Why Yemen, a shaky US ally against Al Qaeda, is cracking apart

The rivalry between Shiite Houthis and Sunni militants, including Al Qaeda's affiliate, has intensified since a power-sharing deal was reached in September. The US is considering a full evacuation of its embassy in Yemen's capital.  

Khaled Abdullah/REUTERS
Students demonstrate against the deployment of armed militia of the Shi'ite Houthi movement at the Sanaa University campus in Sanaa, Yemen, November 12, 2014. The Houthis established themselves as power brokers in Yemen two months ago by capturing Sanaa with scant resistance from the administration of Yemeni President Abd Rabbu Mansour Hadi, and began advancing into central and western Yemen this month.

Nearly three years after Yemen ousted a decades-old dictatorship and began a political transition aimed at preventing civil war, the fragile nation is once again on the brink of disaster.

Fighting between Iran-backed Houthi rebels who control the capital, Sanaa, and Al-Qaeda-linked militants appears to be intensifying. In recent days, bombings and gun battles between the two groups and their allies have reportedly killed dozens in central Yemen. And the country’s political leadership is in tatters.  

Under President Obama, the US has strengthened security ties to Yemen in order to go after Al Qaeda in the Arabian Peninsula (AQAP), which is seen as posing a threat to the US homeland. This includes US drone strikes, which have been stepped up since Houthi rebels stormed the capital in September and asserted control.  

On Sunday a new largely technocratic coalition government was sworn in, bringing on board Houthis as well as representatives of the southern separatist Herak group. However, both the ruling party and the Houthi leadership object to the representation allocated to the opposition Al-Islah party, one of the main losers in the latest political upheaval.

One man widely blamed for the current crisis former president, Ali Abdallah Saleh, who stepped down in November 2011 under a deal brokered by the Gulf Cooperation Council. The US accuses Mr Saleh of undermining the central government. On Monday, the US government blacklisted him, along with two Houthi rebel commanders, for threatening the country’s peace and stability.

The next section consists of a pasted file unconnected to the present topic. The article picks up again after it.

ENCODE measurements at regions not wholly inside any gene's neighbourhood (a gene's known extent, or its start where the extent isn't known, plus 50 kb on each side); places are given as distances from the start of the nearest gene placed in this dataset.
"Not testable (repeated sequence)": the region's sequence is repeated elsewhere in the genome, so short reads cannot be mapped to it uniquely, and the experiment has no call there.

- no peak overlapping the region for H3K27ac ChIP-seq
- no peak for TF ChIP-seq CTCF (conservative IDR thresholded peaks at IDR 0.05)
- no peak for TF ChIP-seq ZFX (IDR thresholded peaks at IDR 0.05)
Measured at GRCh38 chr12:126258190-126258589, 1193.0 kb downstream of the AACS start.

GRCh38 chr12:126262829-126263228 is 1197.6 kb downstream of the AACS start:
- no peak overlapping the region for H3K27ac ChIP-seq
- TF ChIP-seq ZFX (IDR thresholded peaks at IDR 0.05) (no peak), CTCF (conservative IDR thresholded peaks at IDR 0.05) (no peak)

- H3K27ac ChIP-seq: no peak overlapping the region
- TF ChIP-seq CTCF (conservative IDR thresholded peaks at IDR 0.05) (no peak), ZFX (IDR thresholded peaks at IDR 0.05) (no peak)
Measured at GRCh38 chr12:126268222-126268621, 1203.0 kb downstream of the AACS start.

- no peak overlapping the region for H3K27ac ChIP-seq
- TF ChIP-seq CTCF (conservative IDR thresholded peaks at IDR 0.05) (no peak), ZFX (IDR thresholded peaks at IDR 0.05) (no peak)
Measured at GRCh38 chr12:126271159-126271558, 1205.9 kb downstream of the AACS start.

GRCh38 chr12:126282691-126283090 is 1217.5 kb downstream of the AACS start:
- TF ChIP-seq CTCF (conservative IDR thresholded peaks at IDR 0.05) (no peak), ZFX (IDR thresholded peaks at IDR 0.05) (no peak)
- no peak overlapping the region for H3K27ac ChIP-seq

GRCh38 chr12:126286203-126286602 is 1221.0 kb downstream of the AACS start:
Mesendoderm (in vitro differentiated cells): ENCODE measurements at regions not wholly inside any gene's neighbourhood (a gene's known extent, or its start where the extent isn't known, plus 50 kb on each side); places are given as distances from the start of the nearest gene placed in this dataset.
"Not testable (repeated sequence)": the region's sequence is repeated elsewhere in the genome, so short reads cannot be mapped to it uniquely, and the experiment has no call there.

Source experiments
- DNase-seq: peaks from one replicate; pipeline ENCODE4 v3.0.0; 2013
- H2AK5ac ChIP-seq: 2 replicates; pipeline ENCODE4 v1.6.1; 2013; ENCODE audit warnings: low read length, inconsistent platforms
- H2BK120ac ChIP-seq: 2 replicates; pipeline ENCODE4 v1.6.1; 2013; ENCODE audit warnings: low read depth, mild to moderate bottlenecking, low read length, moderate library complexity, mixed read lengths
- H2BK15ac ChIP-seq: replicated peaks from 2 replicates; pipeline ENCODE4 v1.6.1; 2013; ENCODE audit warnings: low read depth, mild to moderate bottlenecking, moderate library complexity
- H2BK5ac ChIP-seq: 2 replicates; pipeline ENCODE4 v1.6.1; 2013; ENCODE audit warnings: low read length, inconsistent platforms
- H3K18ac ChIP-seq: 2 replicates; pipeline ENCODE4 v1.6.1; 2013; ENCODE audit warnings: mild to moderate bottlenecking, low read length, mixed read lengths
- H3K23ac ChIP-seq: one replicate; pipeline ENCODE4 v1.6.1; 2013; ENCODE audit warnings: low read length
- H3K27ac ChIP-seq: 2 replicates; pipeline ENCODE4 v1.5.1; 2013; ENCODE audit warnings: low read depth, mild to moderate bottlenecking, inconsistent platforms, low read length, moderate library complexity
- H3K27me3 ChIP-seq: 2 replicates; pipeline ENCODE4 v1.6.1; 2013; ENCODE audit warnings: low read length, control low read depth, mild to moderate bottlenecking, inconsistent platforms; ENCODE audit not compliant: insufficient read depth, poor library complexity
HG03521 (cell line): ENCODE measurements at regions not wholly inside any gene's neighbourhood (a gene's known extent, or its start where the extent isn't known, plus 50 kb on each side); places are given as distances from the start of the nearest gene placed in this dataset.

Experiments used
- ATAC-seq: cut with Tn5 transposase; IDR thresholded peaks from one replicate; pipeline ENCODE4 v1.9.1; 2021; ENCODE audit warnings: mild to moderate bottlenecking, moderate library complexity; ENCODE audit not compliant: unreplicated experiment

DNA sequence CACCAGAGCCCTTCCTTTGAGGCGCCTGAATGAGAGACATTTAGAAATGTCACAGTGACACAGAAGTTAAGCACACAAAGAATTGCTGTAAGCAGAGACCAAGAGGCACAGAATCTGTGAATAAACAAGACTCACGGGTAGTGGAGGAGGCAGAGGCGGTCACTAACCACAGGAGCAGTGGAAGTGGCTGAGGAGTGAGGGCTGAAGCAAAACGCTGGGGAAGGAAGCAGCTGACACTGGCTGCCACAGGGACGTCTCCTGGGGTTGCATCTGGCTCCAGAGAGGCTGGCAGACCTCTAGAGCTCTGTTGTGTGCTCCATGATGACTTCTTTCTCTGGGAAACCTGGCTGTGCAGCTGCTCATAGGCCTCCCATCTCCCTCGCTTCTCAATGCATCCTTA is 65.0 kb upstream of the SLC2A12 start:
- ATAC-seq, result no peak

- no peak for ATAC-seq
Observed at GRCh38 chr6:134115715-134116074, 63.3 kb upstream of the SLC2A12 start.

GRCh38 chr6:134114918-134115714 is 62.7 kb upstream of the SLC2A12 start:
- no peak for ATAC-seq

In 2013, after keeping a relatively low profile, Saleh reached out to his arch nemesis the Houthis, a powerful clan in the north that, like Saleh, belongs to the Zaidi sect. Thanks in part to the former president's tribal allies and military connections, the Houthis were able to march from their heartland into the capital, overcoming pockets of resistance from Salafist and Al Qaeda linked fighters.

Today the banner "God is Great, Death to America, Death to Israel” adorns Houthi-manned checkpoints in Sanaa and the houses of their supporters. Analysts say the US drone campaign against AQAP has fed anti-US sentiment and indirectly bolstered the Houthis. AQAP claimed last weekend to have planted two explosive devises targeting the US ambassador to Yemen, although these never went off, according to SITE Intelligence Group. Washington is now mulling a full evacuation of its embassy.

Houthi leaders say their main goal is not direct rule in the capital but to influence government decision-making. “The Houthis possess two mandates: to put pressure on politicians to reach political agreements and compromise, and to preserve security in the areas we control,” Hamza al-Houthi, a member of the movement’s political office, told the Yemen Times.